Obama's success is incumbent on a desperately desired "opportunity for whites to [personally] experience racial innocence."

Moreover, his campaign is an "allegory" for collective racial "redemption, reconciliation, and transcendence."

Perhaps we are all trying to get right with a just God?

Steele labels Obama a "bargainer,” skilled at manipulating an ancient white angst and dread over racial injustice .

Steele: "Bargainers make the subliminal promise to whites not to shame them with America's history of racism."

Bargainers present themselves as vehicles for white absolution. In return, whites, desperately in need of atonement, jump at the opportunity to enter into this mutually beneficial contract and accord full privileges and more to the convenient and pleasing vessel of deliverance.

Is there a downside to this reciprocally satisfying relationship between consenting adults?

According to Steele, the bargainer must surrender his individuality and complexity, opting for "invisibility" as an inoffensive and safe "conduit" for racial harmony.

"Thus, nothing could be more dangerous to Mr. Obama's political aspirations," asserts Steele, "than the revelation...that he sat Sunday after Sunday--for 20 years--in an Afro-centric, black nationalist church in which [whites] could never feel comfortable."

Steele is exactly right. Reverend Wright proved Big Trouble. Was Obama cornered with no way out?

What would he do?

He showed brave, facing the pack, pressed to the wall, dying, but fighting back!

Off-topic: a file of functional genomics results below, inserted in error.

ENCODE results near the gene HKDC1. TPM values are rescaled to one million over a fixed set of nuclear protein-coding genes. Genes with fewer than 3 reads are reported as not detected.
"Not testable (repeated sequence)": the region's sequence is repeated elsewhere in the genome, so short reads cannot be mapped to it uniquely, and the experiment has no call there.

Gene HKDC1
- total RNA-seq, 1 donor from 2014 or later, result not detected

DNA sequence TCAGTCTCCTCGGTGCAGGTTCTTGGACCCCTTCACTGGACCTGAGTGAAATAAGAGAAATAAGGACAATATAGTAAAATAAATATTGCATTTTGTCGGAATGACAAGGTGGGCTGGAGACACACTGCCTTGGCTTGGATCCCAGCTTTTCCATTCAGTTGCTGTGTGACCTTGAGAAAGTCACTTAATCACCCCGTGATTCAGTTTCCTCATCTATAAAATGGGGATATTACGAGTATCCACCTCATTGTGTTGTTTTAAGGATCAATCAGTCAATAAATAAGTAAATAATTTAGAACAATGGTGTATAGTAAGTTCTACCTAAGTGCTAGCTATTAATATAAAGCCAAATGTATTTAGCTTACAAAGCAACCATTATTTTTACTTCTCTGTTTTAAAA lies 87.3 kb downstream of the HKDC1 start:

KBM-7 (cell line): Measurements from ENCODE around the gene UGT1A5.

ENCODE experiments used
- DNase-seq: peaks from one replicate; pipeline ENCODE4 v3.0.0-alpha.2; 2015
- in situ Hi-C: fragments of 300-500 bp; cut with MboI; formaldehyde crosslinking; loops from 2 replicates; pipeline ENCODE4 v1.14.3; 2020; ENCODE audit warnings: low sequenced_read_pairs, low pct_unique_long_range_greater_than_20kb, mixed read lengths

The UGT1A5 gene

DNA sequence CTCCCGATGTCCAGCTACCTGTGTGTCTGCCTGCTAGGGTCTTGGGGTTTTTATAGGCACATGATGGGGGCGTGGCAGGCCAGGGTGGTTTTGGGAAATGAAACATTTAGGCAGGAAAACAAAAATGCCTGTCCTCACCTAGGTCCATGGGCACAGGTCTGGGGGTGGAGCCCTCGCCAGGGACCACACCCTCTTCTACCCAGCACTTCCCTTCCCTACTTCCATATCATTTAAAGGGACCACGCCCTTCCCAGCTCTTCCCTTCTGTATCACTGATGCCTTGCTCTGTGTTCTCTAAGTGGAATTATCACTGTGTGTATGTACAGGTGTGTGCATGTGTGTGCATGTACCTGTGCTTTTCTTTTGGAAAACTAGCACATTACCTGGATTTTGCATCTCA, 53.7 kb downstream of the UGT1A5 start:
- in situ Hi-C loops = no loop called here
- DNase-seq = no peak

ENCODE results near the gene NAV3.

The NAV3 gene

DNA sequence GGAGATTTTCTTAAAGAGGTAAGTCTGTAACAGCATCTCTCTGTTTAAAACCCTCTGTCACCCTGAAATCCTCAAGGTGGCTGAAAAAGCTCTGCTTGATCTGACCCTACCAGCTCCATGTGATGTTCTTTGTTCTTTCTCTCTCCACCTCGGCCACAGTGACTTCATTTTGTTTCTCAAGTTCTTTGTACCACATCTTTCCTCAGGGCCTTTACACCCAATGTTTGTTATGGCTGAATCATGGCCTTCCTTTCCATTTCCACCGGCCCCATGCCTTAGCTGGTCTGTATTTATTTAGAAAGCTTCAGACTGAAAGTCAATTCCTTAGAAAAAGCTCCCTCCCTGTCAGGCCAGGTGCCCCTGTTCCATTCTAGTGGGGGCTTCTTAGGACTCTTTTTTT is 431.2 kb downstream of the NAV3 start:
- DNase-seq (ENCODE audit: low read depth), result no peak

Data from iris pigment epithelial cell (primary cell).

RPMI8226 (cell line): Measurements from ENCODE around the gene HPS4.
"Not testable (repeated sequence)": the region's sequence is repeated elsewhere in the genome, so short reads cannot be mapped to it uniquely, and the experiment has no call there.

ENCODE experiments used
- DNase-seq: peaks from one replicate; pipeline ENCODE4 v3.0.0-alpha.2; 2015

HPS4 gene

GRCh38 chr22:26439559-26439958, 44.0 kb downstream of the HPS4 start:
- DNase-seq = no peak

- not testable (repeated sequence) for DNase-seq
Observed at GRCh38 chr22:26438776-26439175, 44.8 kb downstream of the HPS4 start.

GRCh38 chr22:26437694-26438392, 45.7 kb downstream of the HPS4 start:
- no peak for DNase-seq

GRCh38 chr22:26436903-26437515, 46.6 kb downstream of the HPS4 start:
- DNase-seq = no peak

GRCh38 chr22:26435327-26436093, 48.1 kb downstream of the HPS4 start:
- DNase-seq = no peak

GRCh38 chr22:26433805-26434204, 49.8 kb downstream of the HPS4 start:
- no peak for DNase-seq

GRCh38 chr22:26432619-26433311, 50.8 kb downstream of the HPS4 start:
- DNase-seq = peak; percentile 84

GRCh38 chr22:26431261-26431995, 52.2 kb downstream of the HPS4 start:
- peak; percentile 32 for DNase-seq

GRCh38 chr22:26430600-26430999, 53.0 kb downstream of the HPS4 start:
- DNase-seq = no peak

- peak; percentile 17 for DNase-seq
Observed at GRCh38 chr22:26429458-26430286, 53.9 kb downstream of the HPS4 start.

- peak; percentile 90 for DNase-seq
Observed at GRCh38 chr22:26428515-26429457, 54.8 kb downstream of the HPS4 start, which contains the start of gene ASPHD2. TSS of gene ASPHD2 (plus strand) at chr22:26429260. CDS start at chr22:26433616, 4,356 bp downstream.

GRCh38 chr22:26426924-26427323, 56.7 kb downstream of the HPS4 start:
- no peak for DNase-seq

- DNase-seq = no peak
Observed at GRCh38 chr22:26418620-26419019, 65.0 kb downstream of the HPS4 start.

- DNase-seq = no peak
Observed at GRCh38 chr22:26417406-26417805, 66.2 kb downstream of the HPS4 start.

In fact, I think he might have escaped.

I am anxious to hear Steele's analysis of the Obama speech, but it seems to me that the stealthy "bargainer" forever shed his cloak of invisibility and forthrightly confronted the issue of race in America.

Moreover, he abandoned his weasel words in re Wright. He was there. He heard the sermons. He disagrees. He was offended. But then he offered an incredibly nuanced (and to me compelling) explanation of why he continues to love his pastor, his church, and his fellow congregants.

I thought Obama demonstrated an expert feel for American history. For the most part, he got the story right: the details, the ideals, the contradictions, the injustices, and the triumphs.

He also somewhat uncharacteristically placed himself and his candidacy plainly within the context of the long struggle to live up to our nation's founding principles, at the same time returning to a more familiar theme, casting himself as the embodiment of E Pluribus Unum.